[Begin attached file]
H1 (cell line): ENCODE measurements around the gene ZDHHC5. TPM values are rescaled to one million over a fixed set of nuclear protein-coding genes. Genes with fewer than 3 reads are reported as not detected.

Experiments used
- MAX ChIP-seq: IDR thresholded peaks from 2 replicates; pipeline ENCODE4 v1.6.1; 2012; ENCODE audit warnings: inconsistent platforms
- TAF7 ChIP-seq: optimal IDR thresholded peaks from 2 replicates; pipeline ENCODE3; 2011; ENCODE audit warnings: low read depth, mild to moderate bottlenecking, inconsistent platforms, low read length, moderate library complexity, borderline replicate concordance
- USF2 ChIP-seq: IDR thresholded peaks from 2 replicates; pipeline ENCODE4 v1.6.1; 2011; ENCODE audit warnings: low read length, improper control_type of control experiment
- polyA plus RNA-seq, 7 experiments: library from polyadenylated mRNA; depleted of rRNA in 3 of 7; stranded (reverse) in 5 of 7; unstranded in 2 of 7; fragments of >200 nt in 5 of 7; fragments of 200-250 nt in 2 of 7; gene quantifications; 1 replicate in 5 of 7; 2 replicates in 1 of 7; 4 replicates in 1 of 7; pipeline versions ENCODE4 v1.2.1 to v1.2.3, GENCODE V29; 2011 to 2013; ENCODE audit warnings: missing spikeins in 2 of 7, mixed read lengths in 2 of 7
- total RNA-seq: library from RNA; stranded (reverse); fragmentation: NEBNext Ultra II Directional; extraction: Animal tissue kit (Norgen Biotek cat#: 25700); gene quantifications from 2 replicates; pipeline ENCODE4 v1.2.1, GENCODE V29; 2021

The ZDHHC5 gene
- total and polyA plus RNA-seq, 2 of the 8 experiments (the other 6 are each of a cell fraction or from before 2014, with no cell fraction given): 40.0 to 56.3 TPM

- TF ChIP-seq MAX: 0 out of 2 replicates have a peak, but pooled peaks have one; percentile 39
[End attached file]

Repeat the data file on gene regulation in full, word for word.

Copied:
H1 (cell line): ENCODE measurements around the gene ZDHHC5. TPM values are rescaled to one million over a fixed set of nuclear protein-coding genes. Genes with fewer than 3 reads are reported as not detected.

Experiments used
- MAX ChIP-seq: IDR thresholded peaks from 2 replicates; pipeline ENCODE4 v1.6.1; 2012; ENCODE audit warnings: inconsistent platforms
- TAF7 ChIP-seq: optimal IDR thresholded peaks from 2 replicates; pipeline ENCODE3; 2011; ENCODE audit warnings: low read depth, mild to moderate bottlenecking, inconsistent platforms, low read length, moderate library complexity, borderline replicate concordance
- USF2 ChIP-seq: IDR thresholded peaks from 2 replicates; pipeline ENCODE4 v1.6.1; 2011; ENCODE audit warnings: low read length, improper control_type of control experiment
- polyA plus RNA-seq, 7 experiments: library from polyadenylated mRNA; depleted of rRNA in 3 of 7; stranded (reverse) in 5 of 7; unstranded in 2 of 7; fragments of >200 nt in 5 of 7; fragments of 200-250 nt in 2 of 7; gene quantifications; 1 replicate in 5 of 7; 2 replicates in 1 of 7; 4 replicates in 1 of 7; pipeline versions ENCODE4 v1.2.1 to v1.2.3, GENCODE V29; 2011 to 2013; ENCODE audit warnings: missing spikeins in 2 of 7, mixed read lengths in 2 of 7
- total RNA-seq: library from RNA; stranded (reverse); fragmentation: NEBNext Ultra II Directional; extraction: Animal tissue kit (Norgen Biotek cat#: 25700); gene quantifications from 2 replicates; pipeline ENCODE4 v1.2.1, GENCODE V29; 2021

The ZDHHC5 gene
- total and polyA plus RNA-seq, 2 of the 8 experiments (the other 6 are each of a cell fraction or from before 2014, with no cell fraction given): 40.0 to 56.3 TPM

- TF ChIP-seq MAX: 0 out of 2 replicates have a peak, but pooled peaks have one; percentile 39